Here is Mrs Mabbsonsea’s shiny new bike.
It was fair enough. Her old one, which had carried each of our 3 children and all sorts of baggage as well as Mrs M herself over its 18 years, had stopped co-operating.
Here, by way of contrast, is my bike:
It’s just over a year old and it’s proving to be a trusty, reasonably fast workhorse and I like it very much. But it’s no longer very shiny and the problem with spending time in bike shops is that they are full of shiny new bikes. I liked the look of a smart single-speed city bike with drop handlebars. I like the idea of the simplicity of not having gears, and a fixie would take that simplicity even further. On the other hand, it might be fun to have an off-road bike and get out into the countryside. The temptation was all too much and I had to retreat to a cafe to read my book about the non-growth economics of ‘Enough’ over a coffee and chocolate croissant while Mrs M took a couple of bikes for test rides.
How many bikes is enough? (There’s a similar question to be asked about guitars, in my opinion). The reality is that I don’t need more than one bike. It won’t thank me for being taken off-road, but it’s fine – it’s enough – for what I want to do, really. But I am a sucker for shiny new. It alarms me how strong is my urge to acquire stuff – and I’m someone who doesn’t spend much time in shops and doesn’t look at much advertising and doesn’t worry much about my image. If I find it so tempting, it’s no wonder that, as a society, we are consuming our way into oblivion.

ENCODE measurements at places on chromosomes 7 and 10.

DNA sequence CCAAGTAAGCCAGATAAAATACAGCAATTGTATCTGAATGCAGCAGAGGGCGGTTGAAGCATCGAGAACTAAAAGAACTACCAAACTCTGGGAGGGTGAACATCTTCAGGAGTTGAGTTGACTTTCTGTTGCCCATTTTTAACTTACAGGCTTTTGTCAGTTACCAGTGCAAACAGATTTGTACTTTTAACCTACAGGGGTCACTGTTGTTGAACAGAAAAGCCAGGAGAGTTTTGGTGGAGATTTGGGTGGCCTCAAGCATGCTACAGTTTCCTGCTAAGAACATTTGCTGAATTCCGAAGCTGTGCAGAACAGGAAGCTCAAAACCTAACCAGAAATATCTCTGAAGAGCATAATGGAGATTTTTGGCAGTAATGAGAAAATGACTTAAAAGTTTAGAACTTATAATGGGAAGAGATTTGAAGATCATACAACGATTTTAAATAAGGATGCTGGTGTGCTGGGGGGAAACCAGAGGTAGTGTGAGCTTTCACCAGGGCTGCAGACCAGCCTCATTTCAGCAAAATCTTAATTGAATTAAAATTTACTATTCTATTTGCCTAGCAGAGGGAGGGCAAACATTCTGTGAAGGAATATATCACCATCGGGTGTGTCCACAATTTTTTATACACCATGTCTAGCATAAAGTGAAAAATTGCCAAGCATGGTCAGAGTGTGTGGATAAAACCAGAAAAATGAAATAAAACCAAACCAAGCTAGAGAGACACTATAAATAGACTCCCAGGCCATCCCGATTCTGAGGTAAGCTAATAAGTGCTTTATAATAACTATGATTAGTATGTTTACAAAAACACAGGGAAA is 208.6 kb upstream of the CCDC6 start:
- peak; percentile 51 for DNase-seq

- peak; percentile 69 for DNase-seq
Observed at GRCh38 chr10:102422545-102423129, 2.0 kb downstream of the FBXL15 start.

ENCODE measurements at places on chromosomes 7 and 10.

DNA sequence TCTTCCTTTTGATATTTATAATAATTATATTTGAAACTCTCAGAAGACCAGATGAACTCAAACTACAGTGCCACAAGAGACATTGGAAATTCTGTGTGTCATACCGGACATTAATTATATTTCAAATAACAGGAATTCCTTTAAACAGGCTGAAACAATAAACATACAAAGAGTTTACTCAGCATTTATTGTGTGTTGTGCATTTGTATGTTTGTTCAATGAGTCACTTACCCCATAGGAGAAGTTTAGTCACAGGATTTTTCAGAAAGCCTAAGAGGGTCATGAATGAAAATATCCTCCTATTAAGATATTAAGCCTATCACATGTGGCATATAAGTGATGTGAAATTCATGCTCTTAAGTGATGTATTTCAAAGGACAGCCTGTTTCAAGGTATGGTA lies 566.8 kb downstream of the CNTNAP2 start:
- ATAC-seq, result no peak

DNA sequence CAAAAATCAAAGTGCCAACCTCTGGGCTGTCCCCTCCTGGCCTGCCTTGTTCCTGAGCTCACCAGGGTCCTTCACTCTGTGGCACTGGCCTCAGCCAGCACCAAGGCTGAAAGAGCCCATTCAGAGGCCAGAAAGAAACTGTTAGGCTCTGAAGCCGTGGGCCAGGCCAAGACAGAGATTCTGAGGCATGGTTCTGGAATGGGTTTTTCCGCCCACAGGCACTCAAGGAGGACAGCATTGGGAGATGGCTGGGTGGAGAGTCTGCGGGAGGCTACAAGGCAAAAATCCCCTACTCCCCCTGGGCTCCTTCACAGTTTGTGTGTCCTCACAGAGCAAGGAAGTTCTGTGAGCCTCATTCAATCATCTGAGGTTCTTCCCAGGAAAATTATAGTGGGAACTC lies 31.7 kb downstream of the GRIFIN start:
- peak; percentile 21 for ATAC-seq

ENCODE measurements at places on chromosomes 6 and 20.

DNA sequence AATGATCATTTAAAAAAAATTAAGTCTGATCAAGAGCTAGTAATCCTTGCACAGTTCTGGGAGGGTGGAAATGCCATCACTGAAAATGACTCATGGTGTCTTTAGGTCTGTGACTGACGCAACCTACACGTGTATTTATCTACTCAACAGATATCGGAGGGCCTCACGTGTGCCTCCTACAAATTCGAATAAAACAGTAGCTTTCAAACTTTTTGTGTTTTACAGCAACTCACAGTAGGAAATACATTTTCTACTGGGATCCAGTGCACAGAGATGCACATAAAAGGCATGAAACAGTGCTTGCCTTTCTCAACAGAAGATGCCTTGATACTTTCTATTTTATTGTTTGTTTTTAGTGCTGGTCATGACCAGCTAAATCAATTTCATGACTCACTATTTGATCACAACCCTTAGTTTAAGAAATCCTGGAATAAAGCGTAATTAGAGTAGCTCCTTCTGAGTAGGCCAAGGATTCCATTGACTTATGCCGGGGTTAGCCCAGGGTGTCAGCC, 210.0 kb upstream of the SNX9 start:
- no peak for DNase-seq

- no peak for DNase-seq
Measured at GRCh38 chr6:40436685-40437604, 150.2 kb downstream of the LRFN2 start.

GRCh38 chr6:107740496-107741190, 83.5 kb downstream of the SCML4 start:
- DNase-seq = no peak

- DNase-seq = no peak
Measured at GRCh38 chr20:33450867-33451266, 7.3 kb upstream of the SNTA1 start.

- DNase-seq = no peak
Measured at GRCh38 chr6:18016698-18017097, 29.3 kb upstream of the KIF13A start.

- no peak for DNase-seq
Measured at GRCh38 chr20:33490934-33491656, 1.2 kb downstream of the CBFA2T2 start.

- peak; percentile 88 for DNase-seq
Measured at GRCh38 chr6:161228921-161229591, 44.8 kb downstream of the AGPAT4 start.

The concept of ‘Enough’ is a good one, but I suspect it needs quantifying at a much lower level than most of us would like if we are to achieve a world in which all people and nature can thrive together.
An hour with some soapy water and a rag might restore shiny-ness to my bike, after all.